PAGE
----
How the love story between a Dutchman and a Geordie woman led to them setting up Little Valley Brewery near Hebden Bridge

A Dutch farmer’s son, a Geordie girl, two bicycles and a road trip by pedal power from Nepal to Jarrow were the ingredients that brought about a new countryside brewery in West Yorkshire 16 years ago.

Master brewer Wim van der Spek, a dairy farmer’s son from Rotterdam, and Sue Cooper, a former rural development officer for the Yorkshire Rural Community Council, came together for part of Sue’s journey home after she had worked in Nepal for two years.

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Sue said their romance started while cycling, blossomed in Germany and led to the launch of Little Valley Brewery on a former pig farm in Cragg Vale in 2005.

Wim and Sue met while travelling in Asia - neither is from Yorkshire but Sue had studied in Bradford

“I’d mapped out my route home by buying a map of the world from a bookshop in Kathmandu.

“My friend Ashley Hardwell from Leeds Mountaineering Club joined me from Kathmandu to Pakistan but before we set off I met this tall Dutchman with big blond dreadlocks who had just cycled from Holland to Nepal.

“A month later, while we were taking a day off from cycling, Wim appeared at Rajasthan on his way back home. We became a good little group and when Ash had to get a plane home it was just myself and Wim.”

Wim then had to fly home too as he had taken up a six-month appointment with a German brewery and Sue made the rest of her way back on her own but met with Wim again in the brewery in Bavaria where he was contracted.

Wim is a Dutch farmer's son who had worked for major breweries before setting up his own

Sue said the start of his own brewery was in Wim’s mind but that it was still to take another five years.

“Wim finished his contract and came to England. We decided to settle in Hebden Bridge as I’d liked the town and the area having worked here previously and having done a community studies degree at Bradford and Ilkley College. It had and still has a vibe to it.”

Little Valley Brewery began after Wim had initially taken employment at a brewery in Inverness and had spent a couple of years working for McVitie’s.

Sue said Wim’s MSc in food science and his brewing degree had seen him working for various food enterprises and brewers in Holland and then the UK, but that having his own brewery was always his goal.

He brews on Turkey Lodge Farm near Hebden Bridge

“Wim had always wanted to start his own business and he pretty much did everything himself for the first three years.

“I had been working with a community development organisation in Burnley and joined Wim in the business in 2008.

“We have been setting trends in a very understated way ever since Wim started. Our beers are organic and we were vegan friendly before it was cool to be vegan.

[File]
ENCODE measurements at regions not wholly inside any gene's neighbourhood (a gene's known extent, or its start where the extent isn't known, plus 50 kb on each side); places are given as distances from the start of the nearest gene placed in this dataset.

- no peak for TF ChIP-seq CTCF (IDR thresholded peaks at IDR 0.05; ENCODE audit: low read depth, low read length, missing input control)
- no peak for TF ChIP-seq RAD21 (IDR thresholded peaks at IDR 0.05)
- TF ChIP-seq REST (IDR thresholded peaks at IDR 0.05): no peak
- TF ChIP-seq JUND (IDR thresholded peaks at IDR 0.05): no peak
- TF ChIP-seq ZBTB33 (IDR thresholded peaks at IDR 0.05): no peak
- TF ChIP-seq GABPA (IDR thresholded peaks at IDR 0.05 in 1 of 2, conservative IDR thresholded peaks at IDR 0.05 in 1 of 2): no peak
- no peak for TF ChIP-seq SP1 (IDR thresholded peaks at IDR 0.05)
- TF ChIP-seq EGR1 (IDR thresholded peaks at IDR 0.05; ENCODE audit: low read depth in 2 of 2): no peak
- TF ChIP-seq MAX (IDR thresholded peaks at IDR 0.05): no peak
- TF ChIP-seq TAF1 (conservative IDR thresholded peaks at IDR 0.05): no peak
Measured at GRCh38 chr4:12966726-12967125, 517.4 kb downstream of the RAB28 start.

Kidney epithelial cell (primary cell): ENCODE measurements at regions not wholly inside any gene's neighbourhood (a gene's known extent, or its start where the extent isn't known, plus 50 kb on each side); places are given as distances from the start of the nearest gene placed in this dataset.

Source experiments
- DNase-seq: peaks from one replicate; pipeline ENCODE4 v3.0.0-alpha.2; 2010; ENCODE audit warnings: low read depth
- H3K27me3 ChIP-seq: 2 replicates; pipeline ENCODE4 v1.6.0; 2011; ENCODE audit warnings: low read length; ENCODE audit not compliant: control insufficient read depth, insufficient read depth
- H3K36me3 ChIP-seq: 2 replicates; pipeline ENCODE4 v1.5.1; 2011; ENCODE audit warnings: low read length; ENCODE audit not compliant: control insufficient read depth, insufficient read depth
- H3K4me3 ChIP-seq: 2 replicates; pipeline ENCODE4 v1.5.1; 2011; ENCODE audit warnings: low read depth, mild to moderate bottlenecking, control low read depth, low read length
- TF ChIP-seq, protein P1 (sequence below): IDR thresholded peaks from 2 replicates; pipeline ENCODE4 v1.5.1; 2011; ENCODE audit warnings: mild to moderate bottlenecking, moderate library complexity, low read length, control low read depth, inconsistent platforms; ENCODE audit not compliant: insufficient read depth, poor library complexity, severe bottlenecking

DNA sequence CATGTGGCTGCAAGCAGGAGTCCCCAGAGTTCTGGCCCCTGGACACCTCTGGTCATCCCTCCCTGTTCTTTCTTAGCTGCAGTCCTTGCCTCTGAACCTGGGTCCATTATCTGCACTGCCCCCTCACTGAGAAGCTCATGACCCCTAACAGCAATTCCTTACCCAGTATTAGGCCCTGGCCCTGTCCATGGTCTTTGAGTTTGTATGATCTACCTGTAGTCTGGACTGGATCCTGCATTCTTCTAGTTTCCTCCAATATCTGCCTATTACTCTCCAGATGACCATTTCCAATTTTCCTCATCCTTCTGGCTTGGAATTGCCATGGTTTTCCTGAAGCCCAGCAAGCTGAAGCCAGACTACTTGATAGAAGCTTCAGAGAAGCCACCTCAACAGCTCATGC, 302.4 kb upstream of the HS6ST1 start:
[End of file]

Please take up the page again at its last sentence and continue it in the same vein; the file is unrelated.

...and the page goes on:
“Our water is straight from Yorkshire Water and a little of our malt comes from Muntons on the East Yorkshire coast, but we buy more from Warminster in Wiltshire. Our hops come from all around the world.”

Rather like Wim and Sue’s globetrotting cycling trips the focus at Little Valley Brewery is on the journey and Sue said their proud boast is that they are producing beers “that take you further”.

“To us beer is all about quality, taste and character. We now produce 11 beers with our three main lines being Withens Pale Ale, Python IPA and Tods Blonde.

"Wim brews four times per week and we bottle beers every day. We now have a team of eight and in 2022 we will be creating two new jobs with some new initiatives we have in mind.

“We have always produced more bottled beers than cask. We are roughly around 80 per cent bottled. We sell the bottled beers to a mix of independent stores, wholesalers, restaurants, cafés, visitor attractions and supermarkets such as Morrisons, Co-op, Booths, Tesco and Waitrose.

“We have good regional coverage and a couple of national accounts but our journey also takes our beers to Europe. Prior to Brexit and the Covid lockdowns we had built up our export trade to around 25 per cent of our sale.

“Denmark has been a really good market for us with a little into Holland and France.

“They are all on our doorstep and it was easy to export to them but there’s more red tape now and our proportion of export sales in the business is currently around 15 per cent.”

The pandemic altered many businesses and there were some breweries that capitalised on the online trade, taking up some of the slack that had come from pubs and the rest of the hospitality industry shutting down.

Sue said that Little Valley Brewery’s experience was different to those who were ahead on the social media and online sales.

“Nothing is as it used to be. Covid destroyed our trade overnight. We immediately lost the 20 per cent of our business that was cask trade.

“Our supermarket sales increased dramatically but our online sales didn’t explode and I think we could have capitalised more.

“We increased our online sales but we need to do some more work on that side.”

Wim has maintained his passion for cycling that brought he and Sue together and has cycled to the brewery every day since he started in 2005.

Sue said that their relationship in the business works well.

“I knew nothing about brewing or the brewery industry before joining Wim. My work had always been about working with and in communities.

“Wim is the water to my fire. I do the bits of the business that involve people. Wim does the bits that involve yeast and beer, process, production and, of course, the quality.

“We live on the hill on the other side of the valley to the brewery. Wim has cycled to work every single day and will do until he physically cannot. He is a proper cyclist.

“I’m more of what you might call a journey cyclist, although it was a different kind of way to choose to come home from Nepal.”